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Lapatinib New Option for Metastatic HER2+ Breast Ca

Lapatinib New Option for Metastatic HER2+ Breast Ca

ASCO — Lapatinib (Tykerb), an oral small-molecule reversible dual inhibitor of HER1 (EGFR) and HER2 tyrosine kinases, is emerging as a promising option for HER2-positive breast cancer patients, investigators of phase II and III trials reported at the 42nd Annual Meeting of the American Society of Clinical Oncology (ASCO). Clinical evidence suggests that lapatinib, unlike trastuzumab (Herceptin), can cross the blood-brain barrier to treat brain metastases, which develop in about one-third of HER2-positive breast cancer patients.

Lapatinib and trastuzumab activity may be complementary, researchers said, and there is potential for synergy, as lapatinib blocks the intracellular portion of HER1 and HER2 homodimers and heterodimers, while trastuzumab blocks the extracellular portion of HER2.

In a scientific special session, Charles E. Geyer, Jr., MD, of Allegheny General Hospital, Pittsburgh, presented results of a phase III international multicenter trial showing substantial improvement in time to progression (TTP) with the oral combination of lapatinib plus capecitabine (Xeloda) and fewer brain metastases vs capecitabine alone in HER2-positive women with locally advanced or metastatic trastuzumab-refractory disease.

Dr. Geyer said there is preclinical evidence that dual blockade of signaling may be more effective than single-agent inhibition provided by agents such as trastuzumab. An important rationale for combining lapatinib and capecitabine, he explained, is that "inhibition of HER1 has been seen in preclinical studies to possibly potentiate one of the major metabolites of capecitabine, 5'-DFUR. This has been shown with gefitinib [Iressa] and with a dual inhibitor that is closely related to lapatinib."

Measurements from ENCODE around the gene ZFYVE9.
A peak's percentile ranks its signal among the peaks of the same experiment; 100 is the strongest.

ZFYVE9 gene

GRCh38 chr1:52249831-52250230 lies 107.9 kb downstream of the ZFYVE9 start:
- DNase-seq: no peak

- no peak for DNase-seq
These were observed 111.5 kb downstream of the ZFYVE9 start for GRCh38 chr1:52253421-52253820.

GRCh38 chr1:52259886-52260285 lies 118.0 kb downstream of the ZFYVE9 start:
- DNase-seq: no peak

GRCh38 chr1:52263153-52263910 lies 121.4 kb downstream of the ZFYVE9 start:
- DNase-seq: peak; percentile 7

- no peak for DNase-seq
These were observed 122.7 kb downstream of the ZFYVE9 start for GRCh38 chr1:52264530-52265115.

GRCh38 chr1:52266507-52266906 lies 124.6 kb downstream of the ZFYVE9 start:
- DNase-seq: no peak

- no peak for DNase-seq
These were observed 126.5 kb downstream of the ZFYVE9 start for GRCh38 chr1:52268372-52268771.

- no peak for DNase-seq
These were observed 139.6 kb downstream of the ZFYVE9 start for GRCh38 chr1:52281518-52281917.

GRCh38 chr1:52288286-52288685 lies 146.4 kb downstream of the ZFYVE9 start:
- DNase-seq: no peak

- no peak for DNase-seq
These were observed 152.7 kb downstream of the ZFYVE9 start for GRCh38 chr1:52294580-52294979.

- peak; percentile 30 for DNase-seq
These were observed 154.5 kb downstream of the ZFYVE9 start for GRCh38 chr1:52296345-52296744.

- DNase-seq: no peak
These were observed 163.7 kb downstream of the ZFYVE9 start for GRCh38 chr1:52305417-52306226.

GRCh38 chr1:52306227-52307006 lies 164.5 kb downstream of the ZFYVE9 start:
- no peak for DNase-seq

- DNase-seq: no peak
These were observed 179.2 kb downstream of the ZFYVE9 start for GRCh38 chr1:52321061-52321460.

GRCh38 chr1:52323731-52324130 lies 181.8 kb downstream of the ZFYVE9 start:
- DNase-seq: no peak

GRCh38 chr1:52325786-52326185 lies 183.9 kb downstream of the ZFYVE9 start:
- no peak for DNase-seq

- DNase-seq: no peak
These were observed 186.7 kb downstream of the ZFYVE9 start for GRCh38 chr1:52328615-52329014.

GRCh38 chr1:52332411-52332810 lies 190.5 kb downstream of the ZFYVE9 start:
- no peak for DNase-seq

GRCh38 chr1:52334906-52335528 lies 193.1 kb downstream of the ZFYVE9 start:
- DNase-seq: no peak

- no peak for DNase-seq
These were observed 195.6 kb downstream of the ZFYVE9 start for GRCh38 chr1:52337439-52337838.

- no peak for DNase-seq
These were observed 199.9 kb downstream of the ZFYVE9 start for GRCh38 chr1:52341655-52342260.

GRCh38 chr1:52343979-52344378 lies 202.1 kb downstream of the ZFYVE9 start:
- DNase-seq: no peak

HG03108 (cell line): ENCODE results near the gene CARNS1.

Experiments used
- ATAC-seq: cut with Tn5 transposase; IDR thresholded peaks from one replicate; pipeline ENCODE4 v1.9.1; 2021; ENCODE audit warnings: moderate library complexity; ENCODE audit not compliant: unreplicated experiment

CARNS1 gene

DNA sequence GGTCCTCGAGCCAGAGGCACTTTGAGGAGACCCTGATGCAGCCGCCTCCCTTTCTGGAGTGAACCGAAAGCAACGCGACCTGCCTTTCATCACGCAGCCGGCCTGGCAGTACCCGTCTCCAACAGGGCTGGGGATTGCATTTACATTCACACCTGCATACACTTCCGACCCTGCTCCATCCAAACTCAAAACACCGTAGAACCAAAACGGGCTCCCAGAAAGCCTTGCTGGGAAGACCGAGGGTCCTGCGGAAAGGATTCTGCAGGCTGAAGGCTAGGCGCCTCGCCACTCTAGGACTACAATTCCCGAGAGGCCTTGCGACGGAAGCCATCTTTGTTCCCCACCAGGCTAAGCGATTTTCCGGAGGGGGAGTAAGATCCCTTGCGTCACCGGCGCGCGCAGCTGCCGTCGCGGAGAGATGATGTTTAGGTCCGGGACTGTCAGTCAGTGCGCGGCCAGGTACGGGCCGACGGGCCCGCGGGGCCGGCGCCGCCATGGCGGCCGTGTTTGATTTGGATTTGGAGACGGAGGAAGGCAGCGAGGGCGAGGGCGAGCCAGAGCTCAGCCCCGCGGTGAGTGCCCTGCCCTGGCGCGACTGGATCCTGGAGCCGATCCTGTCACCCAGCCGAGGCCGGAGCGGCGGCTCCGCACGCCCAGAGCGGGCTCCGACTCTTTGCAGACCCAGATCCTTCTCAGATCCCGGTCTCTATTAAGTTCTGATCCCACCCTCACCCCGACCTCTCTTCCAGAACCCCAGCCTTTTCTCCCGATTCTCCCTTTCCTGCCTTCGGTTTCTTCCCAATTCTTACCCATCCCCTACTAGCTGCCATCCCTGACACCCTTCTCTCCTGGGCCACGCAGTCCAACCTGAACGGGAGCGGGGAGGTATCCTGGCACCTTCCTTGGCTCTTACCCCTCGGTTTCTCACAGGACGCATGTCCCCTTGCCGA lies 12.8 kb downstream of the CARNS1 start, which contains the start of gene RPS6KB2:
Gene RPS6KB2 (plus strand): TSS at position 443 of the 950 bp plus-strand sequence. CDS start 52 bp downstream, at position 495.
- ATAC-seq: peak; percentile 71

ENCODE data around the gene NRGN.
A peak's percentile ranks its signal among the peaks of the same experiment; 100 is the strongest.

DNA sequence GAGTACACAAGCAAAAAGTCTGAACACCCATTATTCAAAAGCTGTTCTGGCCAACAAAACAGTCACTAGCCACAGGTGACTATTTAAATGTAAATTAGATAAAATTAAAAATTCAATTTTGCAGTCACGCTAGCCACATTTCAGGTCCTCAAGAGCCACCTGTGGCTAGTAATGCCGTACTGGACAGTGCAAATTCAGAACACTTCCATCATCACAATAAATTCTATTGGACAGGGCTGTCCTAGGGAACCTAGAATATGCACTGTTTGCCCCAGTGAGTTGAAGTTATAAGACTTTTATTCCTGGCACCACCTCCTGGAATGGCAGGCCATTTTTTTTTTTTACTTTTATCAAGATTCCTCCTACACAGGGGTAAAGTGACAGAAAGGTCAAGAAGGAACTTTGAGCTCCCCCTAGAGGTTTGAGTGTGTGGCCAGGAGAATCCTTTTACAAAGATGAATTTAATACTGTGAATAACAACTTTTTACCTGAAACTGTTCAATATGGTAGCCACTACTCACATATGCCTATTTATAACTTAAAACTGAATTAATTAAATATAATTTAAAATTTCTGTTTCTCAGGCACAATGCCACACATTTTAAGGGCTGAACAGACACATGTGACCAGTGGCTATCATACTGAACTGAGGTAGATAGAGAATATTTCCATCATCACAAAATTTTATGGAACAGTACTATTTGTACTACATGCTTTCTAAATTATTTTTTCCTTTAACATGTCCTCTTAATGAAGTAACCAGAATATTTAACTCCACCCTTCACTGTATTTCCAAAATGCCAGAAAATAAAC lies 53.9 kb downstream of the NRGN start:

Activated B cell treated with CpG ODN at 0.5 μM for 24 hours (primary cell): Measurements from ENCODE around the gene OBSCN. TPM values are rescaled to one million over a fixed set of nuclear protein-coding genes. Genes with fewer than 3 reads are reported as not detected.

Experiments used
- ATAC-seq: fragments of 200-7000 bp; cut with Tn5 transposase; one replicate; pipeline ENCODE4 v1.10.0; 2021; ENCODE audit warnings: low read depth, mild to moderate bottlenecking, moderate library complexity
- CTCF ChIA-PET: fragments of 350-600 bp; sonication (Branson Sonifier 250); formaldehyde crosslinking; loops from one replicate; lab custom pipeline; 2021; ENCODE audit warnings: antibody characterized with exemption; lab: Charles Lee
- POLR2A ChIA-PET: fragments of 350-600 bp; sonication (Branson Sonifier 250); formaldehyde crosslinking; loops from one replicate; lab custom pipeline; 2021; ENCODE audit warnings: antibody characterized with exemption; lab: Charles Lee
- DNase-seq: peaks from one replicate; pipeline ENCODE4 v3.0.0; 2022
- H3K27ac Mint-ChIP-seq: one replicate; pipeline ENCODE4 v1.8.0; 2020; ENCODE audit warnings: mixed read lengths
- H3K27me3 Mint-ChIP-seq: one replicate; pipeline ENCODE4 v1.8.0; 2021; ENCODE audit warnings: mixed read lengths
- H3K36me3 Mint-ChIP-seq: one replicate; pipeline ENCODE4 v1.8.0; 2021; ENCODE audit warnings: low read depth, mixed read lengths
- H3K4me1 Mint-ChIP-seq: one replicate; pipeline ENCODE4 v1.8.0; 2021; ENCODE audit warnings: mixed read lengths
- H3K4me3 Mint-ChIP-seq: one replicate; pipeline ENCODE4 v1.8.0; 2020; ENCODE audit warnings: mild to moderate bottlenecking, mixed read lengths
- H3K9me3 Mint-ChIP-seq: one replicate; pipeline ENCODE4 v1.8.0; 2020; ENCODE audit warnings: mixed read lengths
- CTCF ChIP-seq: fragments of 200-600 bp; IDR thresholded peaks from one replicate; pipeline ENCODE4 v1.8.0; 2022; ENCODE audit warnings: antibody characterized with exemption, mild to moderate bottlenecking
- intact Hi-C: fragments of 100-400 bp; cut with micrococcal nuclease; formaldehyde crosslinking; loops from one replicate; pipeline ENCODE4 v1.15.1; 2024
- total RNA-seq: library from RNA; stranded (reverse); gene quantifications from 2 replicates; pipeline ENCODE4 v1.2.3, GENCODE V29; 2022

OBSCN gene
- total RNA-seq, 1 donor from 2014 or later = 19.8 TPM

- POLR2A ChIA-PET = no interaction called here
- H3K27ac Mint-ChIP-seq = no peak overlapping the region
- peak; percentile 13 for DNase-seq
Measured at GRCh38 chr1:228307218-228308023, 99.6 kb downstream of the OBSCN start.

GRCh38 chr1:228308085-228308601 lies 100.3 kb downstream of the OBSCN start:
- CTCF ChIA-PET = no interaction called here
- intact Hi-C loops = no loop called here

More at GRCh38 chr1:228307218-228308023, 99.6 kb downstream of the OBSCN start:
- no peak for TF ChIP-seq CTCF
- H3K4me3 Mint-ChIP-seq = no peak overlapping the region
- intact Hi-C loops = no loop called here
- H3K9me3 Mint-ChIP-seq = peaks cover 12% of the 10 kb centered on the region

The study included 321 capecitabine-naive women with advanced HER2-positive breast cancer refractory to an anthracycline or taxane in the adjuvant or metastatic setting and to trastuzumab in the metastatic setting. All eligible patients had measurable disease by RECIST and normal left ventricular ejection fraction (LVEF). Disease status was assessed every two cycles at 6-week intervals for the first 6 months and then every 12 weeks until progression. Patients were randomized to combination therapy (lapatinib 1,250 mg/m2 daily continuously plus capecitabine 1,000 mg/m2/bid on days 1 to 14 every 3 weeks) or capecitabine alone at 1,250 mg/m2/bid daily on days 1 to 14 every 3 weeks.

'Clinically Meaningful' Results

After an independent radiographic review committee determined that 114 of 321 patients had met progression criteria of the protocol, a planned interim analysis was performed by an independent statistician and then reviewed by an Independent Data Monitoring Committee (IDMC). On March 20, 2006, the IDMC recommended accrual be discontinued, citing demonstration of "a clinically meaningful statistically significant advantage in the primary endpoint TTP in the combination vs the capecitabine-alone group," according to Dr. Geyer. TTP was 36.9 weeks with combination therapy vs 19.7 weeks with capecitabine alone (HR 0.51, 95% CI 0.35 to 0.74, P = .00016).

There was a similar advantage in progression-free survival (PFS); median PFS was 36.9 weeks in the combination group vs 17.9 weeks with capecitabine alone (HR 0.48, P = .000045). The overall response rate was higher with lapatinib/capecitabine, at 22.5% vs 14.3% for capecitabine alone, but did not reach statistical significance. In addition, Dr. Geyer reported, fewer women treated with lapatinib/capecitabine developed central nervous system (CNS) relapses, compared with women who received capecitabine alone (4 vs 11 patients, respectively).

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